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Accepted Paper:

The exotic immobile subject  
Barak Kalir (University of Amsterdam)

Paper long abstract:

While setting the analytical gaze on those who are or were on the move, migration studies often caution us not to exaggerate mobility, and remind us that most people stay put. I shall argue that such a view is based on a very selective and narrow account of mobility. First, this view often neglects internal migration of all sorts, most notably rural-urban, but also urban-urban (changing a city, an apartment, a working place), and more recently urban-rural. Second, this view takes as the essential unit of analysis the moving individual, and often considers the setting in which the individual moves to be stable, for example, the village, the city, the state. By following ethnographically the life history of Sheng, a forty-year-old Chinese who comes from a small village in Fujian province and has been on the move internally and internationally for most of his life, I account for mobility as a dialectic process between changes in Sheng's outlook and material and social surroundings. I shall show that most relevant factors for understanding the life course and decisions of Sheng have all been "on the move", that is, in a constant process of reshaping. Realizing the omnipresence of movement in our lives, and taking my cue from Hegel's claim that comprehending reality does not mean grasping a given state of affairs but understanding the process of change, I shall argue for a reversal move in migration studies towards the canvassing of the stationary as the peculiar exception to the rule.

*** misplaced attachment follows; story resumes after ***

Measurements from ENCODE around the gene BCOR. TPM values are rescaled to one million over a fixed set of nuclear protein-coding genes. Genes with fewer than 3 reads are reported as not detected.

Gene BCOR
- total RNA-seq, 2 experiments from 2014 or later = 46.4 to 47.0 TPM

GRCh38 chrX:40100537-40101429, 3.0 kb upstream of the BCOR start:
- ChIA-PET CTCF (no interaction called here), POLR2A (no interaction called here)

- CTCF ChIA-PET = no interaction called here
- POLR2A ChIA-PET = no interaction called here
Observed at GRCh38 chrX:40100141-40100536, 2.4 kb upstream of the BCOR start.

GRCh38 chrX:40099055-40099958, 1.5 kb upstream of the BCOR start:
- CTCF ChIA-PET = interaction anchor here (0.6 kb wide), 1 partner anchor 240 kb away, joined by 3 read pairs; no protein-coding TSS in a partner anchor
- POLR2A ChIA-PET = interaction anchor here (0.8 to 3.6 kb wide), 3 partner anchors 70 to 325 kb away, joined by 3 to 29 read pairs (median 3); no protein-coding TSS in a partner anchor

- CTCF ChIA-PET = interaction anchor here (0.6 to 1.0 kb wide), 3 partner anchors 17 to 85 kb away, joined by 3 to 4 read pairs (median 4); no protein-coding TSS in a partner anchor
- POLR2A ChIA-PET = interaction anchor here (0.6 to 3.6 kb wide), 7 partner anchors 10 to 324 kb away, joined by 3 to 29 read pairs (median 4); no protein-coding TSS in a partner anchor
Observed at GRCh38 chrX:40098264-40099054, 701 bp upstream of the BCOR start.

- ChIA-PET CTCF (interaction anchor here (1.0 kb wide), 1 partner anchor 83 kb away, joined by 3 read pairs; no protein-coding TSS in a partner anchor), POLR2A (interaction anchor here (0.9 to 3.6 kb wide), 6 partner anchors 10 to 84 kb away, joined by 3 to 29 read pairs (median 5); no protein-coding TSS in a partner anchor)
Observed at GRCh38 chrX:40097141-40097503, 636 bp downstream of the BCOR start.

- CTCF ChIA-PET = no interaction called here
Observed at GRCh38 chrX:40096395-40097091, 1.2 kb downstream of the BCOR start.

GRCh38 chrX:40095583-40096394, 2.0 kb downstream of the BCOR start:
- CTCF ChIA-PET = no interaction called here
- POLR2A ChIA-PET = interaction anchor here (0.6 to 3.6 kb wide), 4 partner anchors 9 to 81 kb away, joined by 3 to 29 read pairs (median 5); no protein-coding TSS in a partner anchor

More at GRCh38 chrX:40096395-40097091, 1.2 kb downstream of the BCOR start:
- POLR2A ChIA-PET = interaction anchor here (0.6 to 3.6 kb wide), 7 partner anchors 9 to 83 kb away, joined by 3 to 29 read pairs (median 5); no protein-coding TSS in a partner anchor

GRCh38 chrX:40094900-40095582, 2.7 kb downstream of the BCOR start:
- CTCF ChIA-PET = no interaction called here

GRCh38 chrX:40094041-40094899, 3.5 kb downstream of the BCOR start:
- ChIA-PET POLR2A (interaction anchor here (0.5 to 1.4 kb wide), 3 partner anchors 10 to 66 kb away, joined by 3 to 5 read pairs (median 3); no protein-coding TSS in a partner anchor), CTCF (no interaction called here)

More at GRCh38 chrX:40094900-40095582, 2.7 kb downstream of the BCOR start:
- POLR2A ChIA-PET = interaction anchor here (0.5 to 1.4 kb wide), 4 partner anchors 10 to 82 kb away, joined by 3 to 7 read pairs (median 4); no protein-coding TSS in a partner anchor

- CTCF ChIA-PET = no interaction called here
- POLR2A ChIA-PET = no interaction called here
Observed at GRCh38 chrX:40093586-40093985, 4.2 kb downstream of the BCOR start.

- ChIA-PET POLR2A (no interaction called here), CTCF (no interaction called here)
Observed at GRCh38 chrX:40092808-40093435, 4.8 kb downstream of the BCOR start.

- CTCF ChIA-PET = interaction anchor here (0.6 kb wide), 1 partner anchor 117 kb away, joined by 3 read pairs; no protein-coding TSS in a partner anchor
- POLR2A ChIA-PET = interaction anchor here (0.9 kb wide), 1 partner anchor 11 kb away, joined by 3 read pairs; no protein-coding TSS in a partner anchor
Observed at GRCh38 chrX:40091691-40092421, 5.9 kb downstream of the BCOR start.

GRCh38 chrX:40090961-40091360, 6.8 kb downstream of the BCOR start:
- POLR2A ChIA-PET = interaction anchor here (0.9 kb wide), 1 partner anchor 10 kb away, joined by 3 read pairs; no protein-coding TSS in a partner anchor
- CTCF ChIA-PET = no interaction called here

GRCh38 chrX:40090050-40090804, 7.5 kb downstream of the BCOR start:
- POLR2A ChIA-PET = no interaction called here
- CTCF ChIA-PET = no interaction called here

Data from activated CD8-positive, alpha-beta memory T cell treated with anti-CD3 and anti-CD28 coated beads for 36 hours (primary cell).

Panel W001
A new virtue? Imaginaries and regimes of mobility across the globe
  Session 1